“Taking the tours around East Palo Alto and seeing the urban farmers, the Cooley Landing. It made me have a better appreciation for things I see in my community. I see them every day. The rest of my family is from San Francisco. They don’t have that. They have buildings, cars and public transportation.”
“It’s a schism; lately environmentalism has been seen as a middle-class issue versus a low-income community of color (issue),” says Levin, referring to the films’ content.
East Palo Alto isn’t usually synonymous with green living or environmental activism.
“I really believed in the vision of it,” says Isaiah Phillips, “the fact that it brought Stanford students together with East Palo Alto and gave them a different kind of perspective on certain things. It gave me an opportunity to create a relationship and bond between Stanford students and East Palo Alto students.”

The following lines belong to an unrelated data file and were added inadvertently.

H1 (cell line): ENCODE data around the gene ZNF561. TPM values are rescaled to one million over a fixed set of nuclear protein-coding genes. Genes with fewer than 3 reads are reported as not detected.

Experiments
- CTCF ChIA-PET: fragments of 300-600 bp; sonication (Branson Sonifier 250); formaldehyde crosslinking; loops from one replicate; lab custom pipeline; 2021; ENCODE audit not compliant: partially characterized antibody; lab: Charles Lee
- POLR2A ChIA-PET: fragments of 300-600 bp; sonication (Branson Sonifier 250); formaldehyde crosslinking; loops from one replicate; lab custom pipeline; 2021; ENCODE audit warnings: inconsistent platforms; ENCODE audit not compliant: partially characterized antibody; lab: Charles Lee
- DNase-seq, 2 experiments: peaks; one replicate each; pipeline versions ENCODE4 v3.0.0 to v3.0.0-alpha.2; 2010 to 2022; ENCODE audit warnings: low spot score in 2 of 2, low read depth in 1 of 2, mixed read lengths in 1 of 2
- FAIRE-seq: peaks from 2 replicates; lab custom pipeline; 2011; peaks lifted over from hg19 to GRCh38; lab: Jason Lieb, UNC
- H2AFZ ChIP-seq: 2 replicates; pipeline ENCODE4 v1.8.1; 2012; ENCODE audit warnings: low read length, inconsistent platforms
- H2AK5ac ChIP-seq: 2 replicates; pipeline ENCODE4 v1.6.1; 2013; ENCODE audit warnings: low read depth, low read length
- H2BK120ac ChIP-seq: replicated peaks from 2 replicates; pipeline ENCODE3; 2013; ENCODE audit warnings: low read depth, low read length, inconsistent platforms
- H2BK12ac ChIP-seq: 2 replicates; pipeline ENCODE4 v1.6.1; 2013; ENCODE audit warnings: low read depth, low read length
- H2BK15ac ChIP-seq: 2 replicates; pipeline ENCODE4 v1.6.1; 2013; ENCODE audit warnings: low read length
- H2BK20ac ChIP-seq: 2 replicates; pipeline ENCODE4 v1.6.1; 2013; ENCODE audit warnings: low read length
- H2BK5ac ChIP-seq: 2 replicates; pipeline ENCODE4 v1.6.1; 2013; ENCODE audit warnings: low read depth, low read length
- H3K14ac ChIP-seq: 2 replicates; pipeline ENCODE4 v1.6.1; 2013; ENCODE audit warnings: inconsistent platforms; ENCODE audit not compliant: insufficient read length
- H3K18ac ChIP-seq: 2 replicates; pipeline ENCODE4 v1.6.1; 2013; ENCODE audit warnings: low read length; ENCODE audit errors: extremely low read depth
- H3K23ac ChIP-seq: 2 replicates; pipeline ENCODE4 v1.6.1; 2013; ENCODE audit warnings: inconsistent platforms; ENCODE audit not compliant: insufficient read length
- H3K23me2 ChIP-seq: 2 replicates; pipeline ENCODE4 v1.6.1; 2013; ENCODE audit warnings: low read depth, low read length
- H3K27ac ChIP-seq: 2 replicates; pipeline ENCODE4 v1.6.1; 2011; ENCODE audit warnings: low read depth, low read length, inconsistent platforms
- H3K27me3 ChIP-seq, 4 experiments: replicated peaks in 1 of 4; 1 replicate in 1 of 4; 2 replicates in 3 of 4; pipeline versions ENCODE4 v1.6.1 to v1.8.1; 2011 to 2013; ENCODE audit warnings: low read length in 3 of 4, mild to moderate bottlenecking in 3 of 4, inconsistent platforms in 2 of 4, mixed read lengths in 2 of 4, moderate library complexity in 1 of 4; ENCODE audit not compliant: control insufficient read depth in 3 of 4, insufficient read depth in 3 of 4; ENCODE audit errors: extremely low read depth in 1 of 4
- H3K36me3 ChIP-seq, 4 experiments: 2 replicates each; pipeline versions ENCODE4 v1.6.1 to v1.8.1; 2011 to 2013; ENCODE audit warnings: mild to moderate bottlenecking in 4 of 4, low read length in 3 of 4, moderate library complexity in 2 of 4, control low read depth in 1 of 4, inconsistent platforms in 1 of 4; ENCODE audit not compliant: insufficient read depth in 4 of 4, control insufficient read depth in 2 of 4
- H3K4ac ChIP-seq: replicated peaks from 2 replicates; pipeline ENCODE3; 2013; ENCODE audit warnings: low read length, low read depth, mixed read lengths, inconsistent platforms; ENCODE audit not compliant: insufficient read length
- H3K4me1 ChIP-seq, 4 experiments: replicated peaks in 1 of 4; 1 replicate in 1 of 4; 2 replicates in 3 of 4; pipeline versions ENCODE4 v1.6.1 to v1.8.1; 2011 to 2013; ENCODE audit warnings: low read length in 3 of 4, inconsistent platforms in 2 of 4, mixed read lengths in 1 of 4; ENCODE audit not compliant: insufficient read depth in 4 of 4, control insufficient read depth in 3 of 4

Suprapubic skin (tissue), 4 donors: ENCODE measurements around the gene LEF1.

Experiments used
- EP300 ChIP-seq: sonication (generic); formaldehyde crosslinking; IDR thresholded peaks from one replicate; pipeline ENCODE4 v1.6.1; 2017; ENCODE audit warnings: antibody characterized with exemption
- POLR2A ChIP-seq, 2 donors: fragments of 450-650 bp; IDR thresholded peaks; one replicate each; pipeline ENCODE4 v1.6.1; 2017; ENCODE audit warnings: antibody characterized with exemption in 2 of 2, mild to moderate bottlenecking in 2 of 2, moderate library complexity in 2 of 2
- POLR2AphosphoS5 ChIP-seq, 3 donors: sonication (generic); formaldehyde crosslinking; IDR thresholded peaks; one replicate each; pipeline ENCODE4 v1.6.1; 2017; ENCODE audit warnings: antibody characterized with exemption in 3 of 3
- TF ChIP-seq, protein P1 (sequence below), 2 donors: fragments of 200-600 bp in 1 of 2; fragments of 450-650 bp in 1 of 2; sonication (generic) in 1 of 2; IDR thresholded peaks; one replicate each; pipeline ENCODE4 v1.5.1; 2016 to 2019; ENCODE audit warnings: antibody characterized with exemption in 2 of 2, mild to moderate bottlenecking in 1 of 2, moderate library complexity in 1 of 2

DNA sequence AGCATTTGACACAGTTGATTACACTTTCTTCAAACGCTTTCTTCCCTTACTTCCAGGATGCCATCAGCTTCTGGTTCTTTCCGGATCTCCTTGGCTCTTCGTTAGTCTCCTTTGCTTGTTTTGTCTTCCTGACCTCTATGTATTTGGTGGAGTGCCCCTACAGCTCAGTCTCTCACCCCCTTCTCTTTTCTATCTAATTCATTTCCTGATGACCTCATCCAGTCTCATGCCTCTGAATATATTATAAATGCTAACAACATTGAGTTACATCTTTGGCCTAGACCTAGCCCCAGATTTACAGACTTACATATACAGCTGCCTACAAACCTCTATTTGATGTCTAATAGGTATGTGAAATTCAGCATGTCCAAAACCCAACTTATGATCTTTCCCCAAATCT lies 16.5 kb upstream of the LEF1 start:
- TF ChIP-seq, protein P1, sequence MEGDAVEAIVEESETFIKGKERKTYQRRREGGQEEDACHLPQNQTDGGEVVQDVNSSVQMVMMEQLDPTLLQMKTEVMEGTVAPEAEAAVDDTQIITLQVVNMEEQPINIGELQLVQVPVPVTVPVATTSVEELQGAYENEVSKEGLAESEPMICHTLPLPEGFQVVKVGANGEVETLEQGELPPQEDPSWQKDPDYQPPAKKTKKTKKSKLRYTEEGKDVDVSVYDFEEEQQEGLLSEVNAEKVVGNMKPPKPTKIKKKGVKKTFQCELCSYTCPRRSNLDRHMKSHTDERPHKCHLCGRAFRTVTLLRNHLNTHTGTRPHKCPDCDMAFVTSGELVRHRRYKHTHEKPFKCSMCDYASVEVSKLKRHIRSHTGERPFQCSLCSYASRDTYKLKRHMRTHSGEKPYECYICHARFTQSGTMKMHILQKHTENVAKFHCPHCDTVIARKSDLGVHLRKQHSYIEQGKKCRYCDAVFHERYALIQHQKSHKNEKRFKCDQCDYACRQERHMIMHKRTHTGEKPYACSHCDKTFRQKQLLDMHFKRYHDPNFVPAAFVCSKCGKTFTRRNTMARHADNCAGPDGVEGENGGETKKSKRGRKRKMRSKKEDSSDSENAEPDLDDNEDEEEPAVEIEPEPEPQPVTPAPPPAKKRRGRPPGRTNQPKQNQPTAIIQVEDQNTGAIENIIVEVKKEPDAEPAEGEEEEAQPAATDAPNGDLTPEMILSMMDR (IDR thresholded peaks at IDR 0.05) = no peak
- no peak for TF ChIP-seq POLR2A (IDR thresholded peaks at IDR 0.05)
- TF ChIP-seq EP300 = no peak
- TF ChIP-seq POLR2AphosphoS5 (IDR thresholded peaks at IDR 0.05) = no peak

“When I first started, I was told to come here because I needed to be here to represent an organization, but as I started to learn more about the project and my own interests, I started to realize that there’s not many people doing what we’re doing, as far as young leaders,” says Adrian Johnson, 20, who is also a native East Palo Altan and a featured lyricist and performer in the films.
“There’s not many young adults (in my age range), either in college or coming back from college, that are showing the kids in the neighborhood how to be responsible, independent thinkers.”
These budding young activists are fired up about their city’s future – but even more so about being part of the change.
“I believe that it’s going to take the youth to bridge,” says Reba Phillips. “We can open up a new book, not just turn a new page. We can open up a new book and begin a new story. I think that (we as youth) have that power.”
Laura Savage is a graduating senior in journalism at San Francisco State University and is interning with the SF Bay View this semester. She can be reached at email@example.com.